Soon the more innovative record producers approached him for recording, a bold move at that time, since a deejay’s chatter was then the near-exclusive preserve of the sound system. During the ska years, there had been a few brief instances of deejays breaking up the monotony of an instrumental through exciting, Africanized whelps and peculiar vocal interjections, most notably with Uziah “Cool Sticky” Thompson on the Skatalites’ “Guns of Navarone” and “Ball of Fire.” Then, in 1967, Sir Lord Comic went one step further through slow, drawling toasts on “Ska-ing West” and “The Great Wuga Wuga.” And although these popular songs were pioneering attempts to extend a deejay’s chatter through the entirety of a rhythm, in truth, Comic sounds awkward and out of time, and his delivery is little more than a series of proverbs and gimmicky quotations carelessly thrown together. More substantial deejay hits came with the arrival of reggae as a fast-paced dance music in 1968, though each had limited vocal input. The first to reach the charts was King Stitt’s wild “Fire Corner” for Clancy Eccles. And Stitt’s “Herb Man (Shuffle),” recorded for Lynford “Andy Capp” Anderson, also had a shouted introduction and plenty of vocal sound effects to emphasize its pro-ganja message. But when U-Roy first reached a recording studio, his approach was entirely different—so different as to be deemed too far ahead of its time. U-Roy’s debut recording, 1969’s “Dynamic Fashion Way,” voiced over Ken Boothe’s “Old Fashioned Way” for downtown Kingston dental technician and aspiring producer Keith Hudson, and U-Roy’s next recording, “Rightful Ruler,” voiced with Peter Tosh and Ras Michael for Lee “Scratch” Perry, were both almost entirely overlooked. The latter recording, also known as “Righteous Ruler” and “(Earth’s) Rightful Ruler,” has U-Roy listed as Hugh Roy and Peter Tosh listed as Peter Touch, names they used early on.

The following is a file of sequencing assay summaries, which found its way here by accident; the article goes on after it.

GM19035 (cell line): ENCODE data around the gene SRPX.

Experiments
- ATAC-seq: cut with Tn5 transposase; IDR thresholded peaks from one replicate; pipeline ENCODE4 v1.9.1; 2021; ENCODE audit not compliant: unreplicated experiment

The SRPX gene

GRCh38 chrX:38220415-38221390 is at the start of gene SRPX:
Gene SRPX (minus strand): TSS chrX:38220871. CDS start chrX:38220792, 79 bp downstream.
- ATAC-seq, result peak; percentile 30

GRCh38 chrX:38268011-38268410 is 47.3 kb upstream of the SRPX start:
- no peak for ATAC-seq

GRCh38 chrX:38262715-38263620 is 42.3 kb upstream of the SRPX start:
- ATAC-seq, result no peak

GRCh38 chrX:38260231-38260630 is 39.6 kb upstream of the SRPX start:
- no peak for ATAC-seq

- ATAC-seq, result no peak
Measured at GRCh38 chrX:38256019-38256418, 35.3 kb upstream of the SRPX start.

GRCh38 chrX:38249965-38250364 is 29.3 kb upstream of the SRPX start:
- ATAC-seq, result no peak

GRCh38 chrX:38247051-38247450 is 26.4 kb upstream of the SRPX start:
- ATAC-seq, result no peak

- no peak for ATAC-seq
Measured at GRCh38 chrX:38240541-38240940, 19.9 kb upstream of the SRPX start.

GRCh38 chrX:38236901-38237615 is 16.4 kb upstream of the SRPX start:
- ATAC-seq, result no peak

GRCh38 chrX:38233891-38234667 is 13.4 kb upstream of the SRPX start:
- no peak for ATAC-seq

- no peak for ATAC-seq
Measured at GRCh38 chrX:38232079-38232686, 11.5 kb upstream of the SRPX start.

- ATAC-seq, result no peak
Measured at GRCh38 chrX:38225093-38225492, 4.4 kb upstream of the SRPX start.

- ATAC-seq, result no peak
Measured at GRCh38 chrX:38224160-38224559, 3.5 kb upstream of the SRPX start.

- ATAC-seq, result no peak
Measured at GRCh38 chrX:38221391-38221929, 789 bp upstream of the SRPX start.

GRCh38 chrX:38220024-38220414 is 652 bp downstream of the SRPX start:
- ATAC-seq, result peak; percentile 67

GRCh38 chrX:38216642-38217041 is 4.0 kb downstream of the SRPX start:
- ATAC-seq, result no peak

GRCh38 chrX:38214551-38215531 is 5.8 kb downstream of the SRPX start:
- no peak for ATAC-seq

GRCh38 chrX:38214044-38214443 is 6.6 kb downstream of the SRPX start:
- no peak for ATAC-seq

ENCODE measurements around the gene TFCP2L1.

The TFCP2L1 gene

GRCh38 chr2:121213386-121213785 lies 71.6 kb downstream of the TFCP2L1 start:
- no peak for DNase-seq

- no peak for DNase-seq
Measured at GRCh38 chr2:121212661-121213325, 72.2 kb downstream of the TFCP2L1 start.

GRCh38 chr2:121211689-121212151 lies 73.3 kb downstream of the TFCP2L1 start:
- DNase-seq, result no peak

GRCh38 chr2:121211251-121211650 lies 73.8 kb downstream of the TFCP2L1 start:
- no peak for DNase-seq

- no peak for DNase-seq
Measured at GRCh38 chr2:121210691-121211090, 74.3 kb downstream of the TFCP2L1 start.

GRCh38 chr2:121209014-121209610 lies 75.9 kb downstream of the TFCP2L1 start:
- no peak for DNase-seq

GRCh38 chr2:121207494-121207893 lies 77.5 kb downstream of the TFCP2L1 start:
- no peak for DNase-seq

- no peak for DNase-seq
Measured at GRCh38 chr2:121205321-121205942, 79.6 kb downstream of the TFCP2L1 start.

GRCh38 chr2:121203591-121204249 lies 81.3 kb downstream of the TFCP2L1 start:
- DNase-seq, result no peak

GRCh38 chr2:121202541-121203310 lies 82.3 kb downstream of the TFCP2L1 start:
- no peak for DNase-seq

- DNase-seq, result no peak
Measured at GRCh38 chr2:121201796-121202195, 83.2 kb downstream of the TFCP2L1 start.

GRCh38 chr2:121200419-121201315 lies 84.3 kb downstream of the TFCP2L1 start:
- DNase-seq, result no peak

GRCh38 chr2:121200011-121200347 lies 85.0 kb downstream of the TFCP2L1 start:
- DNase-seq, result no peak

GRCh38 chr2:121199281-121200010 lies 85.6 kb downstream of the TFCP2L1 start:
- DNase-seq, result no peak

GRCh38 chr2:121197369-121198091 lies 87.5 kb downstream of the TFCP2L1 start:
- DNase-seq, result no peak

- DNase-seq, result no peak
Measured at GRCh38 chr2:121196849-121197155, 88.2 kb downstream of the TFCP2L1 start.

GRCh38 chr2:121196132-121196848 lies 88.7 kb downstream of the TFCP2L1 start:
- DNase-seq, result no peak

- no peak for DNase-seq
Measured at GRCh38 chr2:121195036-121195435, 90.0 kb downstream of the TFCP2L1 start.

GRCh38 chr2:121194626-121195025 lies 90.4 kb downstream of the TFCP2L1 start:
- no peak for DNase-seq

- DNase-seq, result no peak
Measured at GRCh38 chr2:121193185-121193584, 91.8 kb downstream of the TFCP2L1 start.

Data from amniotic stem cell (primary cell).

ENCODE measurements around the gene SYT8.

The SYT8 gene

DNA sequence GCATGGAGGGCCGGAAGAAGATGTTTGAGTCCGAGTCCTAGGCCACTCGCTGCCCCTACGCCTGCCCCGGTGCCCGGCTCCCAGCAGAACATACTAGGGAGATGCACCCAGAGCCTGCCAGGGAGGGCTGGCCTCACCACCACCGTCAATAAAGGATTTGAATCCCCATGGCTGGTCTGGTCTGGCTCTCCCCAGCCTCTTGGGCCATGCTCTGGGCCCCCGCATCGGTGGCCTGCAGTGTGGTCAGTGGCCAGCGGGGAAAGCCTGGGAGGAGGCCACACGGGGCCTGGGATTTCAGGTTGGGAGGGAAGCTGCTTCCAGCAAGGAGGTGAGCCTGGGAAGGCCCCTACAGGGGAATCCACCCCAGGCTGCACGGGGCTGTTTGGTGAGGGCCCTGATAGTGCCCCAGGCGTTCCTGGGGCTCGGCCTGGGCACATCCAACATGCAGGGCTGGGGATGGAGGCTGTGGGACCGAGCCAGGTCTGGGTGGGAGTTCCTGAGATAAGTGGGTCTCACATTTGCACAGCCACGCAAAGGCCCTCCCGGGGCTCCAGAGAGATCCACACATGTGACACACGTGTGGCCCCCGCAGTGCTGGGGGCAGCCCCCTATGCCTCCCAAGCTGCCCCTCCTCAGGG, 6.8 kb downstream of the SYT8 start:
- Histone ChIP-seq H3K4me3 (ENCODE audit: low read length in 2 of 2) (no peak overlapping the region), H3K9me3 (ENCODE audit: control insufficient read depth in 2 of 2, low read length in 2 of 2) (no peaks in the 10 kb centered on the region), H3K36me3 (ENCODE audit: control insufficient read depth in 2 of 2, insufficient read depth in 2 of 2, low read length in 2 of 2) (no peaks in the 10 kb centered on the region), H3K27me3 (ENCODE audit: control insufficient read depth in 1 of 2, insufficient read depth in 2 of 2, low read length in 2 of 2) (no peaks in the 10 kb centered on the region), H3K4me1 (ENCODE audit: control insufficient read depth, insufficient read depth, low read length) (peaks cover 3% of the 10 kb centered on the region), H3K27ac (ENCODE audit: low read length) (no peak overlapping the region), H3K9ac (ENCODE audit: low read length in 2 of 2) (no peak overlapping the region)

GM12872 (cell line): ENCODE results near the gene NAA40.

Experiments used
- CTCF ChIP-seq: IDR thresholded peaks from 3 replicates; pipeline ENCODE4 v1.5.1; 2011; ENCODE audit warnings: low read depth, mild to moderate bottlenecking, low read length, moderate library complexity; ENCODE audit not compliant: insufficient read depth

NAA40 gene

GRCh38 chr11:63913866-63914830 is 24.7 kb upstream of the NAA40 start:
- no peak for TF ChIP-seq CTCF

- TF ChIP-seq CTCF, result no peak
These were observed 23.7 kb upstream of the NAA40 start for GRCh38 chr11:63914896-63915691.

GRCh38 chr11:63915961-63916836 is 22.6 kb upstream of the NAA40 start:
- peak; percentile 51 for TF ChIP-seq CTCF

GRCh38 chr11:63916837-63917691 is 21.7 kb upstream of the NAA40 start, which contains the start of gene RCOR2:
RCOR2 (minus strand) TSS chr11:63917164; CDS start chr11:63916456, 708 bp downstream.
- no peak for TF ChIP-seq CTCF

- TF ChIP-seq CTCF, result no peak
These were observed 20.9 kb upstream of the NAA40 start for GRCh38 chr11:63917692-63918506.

According to U-Roy, “Keith Hudson used to hear me on the sound, so he said to me, ‘I have this tune, and I want you to talk ’pon it, ’cause you sound good.’ So then we go to Dynamics studio, and being in the studio, I say, ‘Studio kinda cloudy, and we have man called Val Bennett on [tenor] saxophone,’ and stuff like that. But after that song [‘Dynamic Fashion Way’] come out, it did not do so well, because at the time in Jamaica, people never really recognize deejay music. Then, Bunny Lee and Scratch Perry check me about doing a song with Peter Tosh with just a street rhythm, so me and Peter went to the studio and we did ‘Earth’s Rightful Ruler,’ where I say, ‘Blessed be the man that walketh not in the counsel of the ungodly.’ And it also came out, but never did very well neither.”
The turning point came at Arthur “Duke” Reid’s Treasure Isle studio, where U-Roy instigated a revolution in Jamaican popular music by toasting over the Duke’s rocksteady rhythms, most of which were already a good two or three years old and featured ex-Skatalite Tommy McCook and the Supersonics.